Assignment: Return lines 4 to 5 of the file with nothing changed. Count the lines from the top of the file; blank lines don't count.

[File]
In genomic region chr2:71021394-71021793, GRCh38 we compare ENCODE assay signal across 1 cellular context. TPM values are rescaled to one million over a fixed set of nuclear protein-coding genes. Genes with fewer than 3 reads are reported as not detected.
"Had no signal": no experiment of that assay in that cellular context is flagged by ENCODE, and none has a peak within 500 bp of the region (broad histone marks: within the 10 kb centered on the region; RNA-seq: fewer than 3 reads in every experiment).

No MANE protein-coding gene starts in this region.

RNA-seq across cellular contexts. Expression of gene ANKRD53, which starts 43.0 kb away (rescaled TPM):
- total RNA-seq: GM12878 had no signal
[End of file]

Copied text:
RNA-seq across cellular contexts. Expression of gene ANKRD53, which starts 43.0 kb away (rescaled TPM):
- total RNA-seq: GM12878 had no signal